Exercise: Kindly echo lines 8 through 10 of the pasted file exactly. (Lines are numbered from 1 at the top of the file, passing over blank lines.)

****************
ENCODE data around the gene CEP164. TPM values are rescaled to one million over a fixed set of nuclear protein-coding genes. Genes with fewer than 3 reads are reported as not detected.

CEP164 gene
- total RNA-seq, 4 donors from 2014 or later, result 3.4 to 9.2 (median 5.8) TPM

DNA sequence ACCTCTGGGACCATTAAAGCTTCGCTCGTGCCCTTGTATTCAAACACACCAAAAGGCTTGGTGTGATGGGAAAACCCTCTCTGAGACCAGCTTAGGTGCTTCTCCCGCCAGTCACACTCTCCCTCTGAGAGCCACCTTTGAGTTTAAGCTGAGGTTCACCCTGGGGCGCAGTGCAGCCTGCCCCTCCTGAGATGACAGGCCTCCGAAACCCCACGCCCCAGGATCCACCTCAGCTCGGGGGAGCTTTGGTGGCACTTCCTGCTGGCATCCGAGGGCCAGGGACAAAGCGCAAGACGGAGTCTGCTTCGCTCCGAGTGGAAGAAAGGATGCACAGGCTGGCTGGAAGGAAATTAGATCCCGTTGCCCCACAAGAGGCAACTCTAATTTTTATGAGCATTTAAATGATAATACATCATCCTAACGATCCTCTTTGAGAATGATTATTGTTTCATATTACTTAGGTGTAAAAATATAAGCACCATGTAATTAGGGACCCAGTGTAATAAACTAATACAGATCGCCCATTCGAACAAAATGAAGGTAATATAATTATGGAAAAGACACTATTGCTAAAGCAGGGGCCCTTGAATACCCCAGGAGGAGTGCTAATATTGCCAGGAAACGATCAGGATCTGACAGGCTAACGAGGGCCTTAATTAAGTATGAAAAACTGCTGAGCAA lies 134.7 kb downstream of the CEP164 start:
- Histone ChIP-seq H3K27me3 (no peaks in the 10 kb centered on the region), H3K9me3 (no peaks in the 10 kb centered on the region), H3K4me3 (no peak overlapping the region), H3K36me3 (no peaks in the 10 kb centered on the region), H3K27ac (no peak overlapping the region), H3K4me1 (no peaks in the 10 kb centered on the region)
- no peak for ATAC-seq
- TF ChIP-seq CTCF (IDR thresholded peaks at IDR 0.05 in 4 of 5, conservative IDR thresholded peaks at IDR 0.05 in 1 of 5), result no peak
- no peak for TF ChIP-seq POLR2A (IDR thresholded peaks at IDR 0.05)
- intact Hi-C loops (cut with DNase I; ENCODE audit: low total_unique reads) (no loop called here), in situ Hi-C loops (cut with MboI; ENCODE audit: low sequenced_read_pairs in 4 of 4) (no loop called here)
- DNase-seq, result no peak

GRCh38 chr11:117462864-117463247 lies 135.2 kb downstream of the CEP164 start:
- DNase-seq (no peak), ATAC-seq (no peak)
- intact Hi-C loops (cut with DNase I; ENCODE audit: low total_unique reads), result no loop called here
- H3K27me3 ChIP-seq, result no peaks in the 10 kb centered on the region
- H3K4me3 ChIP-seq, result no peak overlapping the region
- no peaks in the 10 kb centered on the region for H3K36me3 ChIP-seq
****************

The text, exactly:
- no peak for TF ChIP-seq POLR2A (IDR thresholded peaks at IDR 0.05)
- intact Hi-C loops (cut with DNase I; ENCODE audit: low total_unique reads) (no loop called here), in situ Hi-C loops (cut with MboI; ENCODE audit: low sequenced_read_pairs in 4 of 4) (no loop called here)
- DNase-seq, result no peak